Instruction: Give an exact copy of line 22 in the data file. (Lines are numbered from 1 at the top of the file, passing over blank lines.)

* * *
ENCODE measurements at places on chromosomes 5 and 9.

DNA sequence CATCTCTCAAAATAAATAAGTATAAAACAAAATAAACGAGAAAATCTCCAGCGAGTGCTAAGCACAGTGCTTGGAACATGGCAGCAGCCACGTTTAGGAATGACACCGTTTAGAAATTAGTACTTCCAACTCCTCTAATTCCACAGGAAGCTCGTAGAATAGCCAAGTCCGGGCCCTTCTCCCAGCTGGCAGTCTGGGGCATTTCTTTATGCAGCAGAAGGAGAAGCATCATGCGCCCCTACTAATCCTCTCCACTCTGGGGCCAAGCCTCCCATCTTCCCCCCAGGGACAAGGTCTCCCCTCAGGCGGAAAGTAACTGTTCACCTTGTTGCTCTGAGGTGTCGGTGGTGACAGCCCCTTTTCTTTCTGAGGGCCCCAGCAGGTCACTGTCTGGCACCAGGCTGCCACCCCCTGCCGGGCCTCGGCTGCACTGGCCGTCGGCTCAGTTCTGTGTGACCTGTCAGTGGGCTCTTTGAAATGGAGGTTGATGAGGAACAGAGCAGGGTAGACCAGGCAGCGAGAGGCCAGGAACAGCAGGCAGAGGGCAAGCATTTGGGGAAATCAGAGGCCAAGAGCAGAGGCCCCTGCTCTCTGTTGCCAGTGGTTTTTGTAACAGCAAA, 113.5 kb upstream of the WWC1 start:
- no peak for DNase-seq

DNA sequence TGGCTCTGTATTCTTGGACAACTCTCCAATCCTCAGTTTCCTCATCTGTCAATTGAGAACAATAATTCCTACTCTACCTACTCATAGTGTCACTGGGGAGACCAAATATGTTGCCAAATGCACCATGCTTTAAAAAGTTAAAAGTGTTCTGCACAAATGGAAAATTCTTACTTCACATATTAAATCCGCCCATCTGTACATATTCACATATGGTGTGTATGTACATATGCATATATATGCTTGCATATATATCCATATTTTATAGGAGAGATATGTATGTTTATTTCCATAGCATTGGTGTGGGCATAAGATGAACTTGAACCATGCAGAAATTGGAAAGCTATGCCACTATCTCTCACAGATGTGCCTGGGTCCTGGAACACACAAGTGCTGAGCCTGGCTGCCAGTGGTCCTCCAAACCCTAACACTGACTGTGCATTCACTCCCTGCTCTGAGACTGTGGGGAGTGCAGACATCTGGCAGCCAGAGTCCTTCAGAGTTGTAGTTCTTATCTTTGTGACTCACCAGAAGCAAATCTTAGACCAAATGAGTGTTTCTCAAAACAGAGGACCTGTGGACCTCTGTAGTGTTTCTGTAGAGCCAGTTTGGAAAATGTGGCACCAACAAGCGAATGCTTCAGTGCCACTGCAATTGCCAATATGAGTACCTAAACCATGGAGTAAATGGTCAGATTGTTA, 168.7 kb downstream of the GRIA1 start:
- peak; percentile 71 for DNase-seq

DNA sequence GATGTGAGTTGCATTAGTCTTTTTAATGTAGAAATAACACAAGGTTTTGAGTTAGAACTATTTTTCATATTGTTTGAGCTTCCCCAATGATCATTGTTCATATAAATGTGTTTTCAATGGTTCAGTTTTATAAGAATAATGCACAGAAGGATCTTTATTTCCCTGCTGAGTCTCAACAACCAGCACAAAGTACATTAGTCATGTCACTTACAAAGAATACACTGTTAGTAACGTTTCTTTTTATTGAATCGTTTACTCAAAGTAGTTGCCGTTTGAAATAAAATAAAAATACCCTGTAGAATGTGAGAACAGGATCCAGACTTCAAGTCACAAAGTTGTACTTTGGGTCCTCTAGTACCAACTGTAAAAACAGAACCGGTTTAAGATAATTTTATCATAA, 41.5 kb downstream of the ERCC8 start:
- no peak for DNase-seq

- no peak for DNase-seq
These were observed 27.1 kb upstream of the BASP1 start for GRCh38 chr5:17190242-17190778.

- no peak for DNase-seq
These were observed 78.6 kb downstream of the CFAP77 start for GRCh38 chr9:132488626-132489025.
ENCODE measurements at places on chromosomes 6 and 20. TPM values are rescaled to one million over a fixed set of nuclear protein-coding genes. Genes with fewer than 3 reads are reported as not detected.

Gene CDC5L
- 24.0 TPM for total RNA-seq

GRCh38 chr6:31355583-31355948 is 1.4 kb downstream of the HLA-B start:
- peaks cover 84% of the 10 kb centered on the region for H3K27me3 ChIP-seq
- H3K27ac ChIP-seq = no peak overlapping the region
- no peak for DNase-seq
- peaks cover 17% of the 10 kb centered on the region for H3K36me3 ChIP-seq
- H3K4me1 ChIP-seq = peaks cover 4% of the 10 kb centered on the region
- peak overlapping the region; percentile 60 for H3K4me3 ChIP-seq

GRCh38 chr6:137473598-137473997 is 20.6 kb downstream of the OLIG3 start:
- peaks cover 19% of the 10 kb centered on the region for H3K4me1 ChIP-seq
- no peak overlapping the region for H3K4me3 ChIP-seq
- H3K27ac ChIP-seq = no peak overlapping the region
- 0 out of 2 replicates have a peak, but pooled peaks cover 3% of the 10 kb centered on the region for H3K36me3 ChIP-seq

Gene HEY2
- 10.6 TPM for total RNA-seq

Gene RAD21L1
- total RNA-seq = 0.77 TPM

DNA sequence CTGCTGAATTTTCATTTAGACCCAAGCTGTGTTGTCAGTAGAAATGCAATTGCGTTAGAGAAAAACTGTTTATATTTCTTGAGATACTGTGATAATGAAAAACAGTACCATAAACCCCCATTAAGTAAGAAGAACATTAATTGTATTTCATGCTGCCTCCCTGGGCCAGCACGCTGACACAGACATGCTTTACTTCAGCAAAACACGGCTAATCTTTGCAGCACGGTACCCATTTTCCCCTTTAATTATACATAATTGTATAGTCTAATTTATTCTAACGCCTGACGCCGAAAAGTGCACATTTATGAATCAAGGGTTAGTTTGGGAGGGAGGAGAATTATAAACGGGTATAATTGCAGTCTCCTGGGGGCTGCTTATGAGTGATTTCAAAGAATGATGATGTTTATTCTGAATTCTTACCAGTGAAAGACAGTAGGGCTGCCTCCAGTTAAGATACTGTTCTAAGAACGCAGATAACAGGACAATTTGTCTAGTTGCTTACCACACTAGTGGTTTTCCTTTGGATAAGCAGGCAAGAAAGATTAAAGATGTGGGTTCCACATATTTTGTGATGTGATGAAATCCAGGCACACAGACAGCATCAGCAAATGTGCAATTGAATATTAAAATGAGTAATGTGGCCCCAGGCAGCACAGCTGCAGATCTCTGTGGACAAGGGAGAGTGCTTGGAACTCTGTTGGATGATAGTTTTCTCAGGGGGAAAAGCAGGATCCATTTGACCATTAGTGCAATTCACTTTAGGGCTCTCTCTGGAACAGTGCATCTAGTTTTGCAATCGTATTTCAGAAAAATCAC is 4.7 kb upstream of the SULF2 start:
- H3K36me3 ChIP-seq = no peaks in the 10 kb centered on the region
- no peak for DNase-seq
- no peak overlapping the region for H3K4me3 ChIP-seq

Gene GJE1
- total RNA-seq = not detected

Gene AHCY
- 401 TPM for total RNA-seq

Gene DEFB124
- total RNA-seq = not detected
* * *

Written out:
GRCh38 chr6:137473598-137473997 is 20.6 kb downstream of the OLIG3 start: